UP also will have two interns through Career Works, Jacovia Hairston and Lauren Carter.

A roster of volunteers is on call to help with tasks such as setting up the new headquarters, setting up for and manning events and running errands. “It’s all community-driven,” Deacon said. “I’m here running the organization, but the work is done through community volunteers.

Wall Street

The “first big project” is the Wall Street alleyway, which runs between Walnut and Bridge streets. In the summer, volunteers and city workers got it cleaned up. Next will be Frazier and Associates paving it in a curvy path design. Community vote chose the design from among four options UP had posted on its Facebook page.

After paving, outdoor furniture and lighting will be installed, to turn the area into a place for people to spend time socializing, perhaps over meals purchased from area restaurants. It will have tables in blue, green and perhaps yellow, she said, with umbrellas to provide shade.

Just a few blocks away, at 53 Fayette St., UP will unveil new banners along the Fayette Street corridor at 11 a.m. Monday.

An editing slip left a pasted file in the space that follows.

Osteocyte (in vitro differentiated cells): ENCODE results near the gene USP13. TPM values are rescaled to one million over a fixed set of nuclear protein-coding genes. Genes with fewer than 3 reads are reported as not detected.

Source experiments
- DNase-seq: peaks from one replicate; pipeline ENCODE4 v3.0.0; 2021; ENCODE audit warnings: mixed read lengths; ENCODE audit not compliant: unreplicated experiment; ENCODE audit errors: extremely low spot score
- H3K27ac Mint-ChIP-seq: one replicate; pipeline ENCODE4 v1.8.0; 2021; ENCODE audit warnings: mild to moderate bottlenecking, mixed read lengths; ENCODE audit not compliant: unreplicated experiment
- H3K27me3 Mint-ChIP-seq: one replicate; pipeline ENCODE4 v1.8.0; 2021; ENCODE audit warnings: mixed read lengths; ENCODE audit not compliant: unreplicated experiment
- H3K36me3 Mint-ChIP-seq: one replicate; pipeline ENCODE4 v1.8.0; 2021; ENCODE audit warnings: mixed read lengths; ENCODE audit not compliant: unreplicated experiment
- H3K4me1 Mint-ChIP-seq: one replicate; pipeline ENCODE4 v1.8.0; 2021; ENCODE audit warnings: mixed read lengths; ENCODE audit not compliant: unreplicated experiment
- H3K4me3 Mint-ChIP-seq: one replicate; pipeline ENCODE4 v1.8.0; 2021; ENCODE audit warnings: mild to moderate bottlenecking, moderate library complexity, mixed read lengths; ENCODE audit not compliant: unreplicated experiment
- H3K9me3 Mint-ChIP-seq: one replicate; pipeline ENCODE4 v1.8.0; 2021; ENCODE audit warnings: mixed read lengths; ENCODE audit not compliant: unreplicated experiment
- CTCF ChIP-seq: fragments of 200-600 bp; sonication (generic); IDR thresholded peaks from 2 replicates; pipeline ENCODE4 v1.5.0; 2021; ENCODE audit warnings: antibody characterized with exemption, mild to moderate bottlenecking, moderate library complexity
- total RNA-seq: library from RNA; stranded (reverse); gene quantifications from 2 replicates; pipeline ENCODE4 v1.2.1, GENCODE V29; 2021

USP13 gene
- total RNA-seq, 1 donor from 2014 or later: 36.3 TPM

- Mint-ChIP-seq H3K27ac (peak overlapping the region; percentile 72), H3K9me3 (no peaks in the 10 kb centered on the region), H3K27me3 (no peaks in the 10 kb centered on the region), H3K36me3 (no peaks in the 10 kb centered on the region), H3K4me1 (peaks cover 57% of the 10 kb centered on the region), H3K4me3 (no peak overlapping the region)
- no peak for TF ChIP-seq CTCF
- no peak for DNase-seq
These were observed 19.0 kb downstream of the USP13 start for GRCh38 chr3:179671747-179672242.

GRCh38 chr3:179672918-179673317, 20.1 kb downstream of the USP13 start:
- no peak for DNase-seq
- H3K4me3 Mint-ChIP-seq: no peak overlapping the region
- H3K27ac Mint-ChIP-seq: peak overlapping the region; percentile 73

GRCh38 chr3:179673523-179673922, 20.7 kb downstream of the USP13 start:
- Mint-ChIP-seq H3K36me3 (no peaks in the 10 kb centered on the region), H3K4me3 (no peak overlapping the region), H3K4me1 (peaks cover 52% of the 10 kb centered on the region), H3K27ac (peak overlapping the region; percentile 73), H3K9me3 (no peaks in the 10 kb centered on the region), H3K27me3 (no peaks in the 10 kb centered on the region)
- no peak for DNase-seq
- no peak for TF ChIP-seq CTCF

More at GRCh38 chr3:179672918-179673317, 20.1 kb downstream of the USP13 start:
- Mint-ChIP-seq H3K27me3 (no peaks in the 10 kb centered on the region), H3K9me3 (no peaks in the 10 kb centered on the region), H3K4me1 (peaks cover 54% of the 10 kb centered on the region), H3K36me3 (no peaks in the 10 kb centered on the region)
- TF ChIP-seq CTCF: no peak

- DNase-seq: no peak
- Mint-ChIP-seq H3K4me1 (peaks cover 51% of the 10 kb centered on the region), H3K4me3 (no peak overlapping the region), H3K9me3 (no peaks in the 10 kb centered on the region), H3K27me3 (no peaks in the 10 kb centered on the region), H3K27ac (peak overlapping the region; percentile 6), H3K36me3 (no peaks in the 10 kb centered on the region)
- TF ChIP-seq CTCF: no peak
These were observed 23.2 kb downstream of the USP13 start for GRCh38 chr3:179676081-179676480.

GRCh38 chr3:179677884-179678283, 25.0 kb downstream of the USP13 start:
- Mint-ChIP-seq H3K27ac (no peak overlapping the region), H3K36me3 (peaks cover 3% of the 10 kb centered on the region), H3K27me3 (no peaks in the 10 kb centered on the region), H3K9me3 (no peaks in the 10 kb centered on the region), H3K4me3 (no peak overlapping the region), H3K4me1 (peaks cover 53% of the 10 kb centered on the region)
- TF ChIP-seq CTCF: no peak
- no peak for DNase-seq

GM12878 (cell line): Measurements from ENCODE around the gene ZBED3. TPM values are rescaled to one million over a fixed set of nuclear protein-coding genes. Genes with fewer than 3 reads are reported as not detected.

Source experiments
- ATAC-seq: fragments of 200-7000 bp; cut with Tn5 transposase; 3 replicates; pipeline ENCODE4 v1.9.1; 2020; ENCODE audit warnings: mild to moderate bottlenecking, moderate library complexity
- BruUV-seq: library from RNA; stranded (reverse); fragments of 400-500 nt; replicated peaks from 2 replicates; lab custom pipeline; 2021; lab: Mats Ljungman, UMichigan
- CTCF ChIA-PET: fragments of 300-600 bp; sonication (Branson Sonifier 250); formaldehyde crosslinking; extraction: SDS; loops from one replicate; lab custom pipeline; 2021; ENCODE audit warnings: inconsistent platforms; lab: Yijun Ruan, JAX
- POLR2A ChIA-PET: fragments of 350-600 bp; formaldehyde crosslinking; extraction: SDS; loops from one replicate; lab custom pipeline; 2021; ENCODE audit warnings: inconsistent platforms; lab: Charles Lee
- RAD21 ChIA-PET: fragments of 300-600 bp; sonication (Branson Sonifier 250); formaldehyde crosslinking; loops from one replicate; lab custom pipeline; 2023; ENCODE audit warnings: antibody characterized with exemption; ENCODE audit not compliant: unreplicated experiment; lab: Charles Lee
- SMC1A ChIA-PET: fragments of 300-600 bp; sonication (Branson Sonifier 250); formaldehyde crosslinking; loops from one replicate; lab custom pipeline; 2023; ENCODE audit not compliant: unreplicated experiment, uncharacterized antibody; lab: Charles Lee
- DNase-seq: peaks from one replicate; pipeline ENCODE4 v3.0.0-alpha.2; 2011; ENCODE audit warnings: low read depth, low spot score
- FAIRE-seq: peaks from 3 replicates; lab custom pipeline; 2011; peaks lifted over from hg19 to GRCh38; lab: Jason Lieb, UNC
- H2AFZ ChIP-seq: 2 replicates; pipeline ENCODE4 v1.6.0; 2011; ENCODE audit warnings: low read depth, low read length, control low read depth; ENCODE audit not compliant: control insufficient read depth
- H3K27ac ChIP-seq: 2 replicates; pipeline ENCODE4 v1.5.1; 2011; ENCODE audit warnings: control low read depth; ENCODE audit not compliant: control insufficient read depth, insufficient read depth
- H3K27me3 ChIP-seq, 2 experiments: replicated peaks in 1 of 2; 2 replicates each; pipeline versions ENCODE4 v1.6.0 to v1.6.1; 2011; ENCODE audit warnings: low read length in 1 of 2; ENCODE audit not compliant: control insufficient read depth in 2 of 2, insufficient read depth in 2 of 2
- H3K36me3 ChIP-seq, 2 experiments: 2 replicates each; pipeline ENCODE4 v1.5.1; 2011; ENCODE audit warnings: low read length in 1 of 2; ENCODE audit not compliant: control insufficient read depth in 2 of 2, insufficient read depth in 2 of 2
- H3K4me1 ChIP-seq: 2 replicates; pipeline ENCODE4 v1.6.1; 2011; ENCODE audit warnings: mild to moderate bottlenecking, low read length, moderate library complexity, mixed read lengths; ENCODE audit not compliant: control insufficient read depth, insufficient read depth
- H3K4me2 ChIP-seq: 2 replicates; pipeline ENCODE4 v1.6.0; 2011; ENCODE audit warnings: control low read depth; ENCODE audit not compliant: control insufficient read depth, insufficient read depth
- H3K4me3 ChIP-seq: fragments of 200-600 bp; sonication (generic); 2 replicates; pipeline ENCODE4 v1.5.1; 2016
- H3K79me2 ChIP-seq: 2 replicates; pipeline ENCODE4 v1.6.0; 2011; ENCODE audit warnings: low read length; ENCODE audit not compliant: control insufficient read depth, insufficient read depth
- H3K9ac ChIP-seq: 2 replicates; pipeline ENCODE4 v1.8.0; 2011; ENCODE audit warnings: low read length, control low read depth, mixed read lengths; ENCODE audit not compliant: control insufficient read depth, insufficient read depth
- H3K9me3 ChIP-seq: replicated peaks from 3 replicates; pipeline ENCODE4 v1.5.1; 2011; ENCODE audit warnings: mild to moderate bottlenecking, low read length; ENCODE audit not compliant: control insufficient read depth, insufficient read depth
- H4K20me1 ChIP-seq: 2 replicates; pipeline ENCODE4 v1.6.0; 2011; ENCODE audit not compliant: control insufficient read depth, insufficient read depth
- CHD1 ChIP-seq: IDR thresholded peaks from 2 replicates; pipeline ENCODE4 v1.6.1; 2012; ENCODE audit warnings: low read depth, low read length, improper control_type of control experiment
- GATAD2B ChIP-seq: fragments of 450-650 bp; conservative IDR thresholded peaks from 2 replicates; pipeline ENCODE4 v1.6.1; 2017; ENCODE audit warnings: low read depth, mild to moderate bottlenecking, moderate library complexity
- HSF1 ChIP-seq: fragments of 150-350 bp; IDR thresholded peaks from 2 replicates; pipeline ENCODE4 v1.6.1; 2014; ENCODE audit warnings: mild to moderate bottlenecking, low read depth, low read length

Merchants’ meetings

UP holds a monthly meeting of uptown merchants. They talk about matters involved in having businesses uptown and plan promotional events.

On the weekend before Valentine’s Day they held a pop-up shop in a building on Walnut Street, where local artisans had exhibits of their products for sale. The building is owned by Dr. Mervyn and Virginia King and rented by Liam Kearny, who lives in an apartment behind the retail space.

Forty “Uptown Bucks,” gift certificates worth $5 each to use uptown, were given away to the first visitors. UP reimbursed businesses for each of those gift certificates they received as payment. With the “Come Feel the Love in Uptown” gift basket giveaway, merchants contributed more than $1,000 of merchandise and services. The lucky winner was LaDonna Hearn Varner.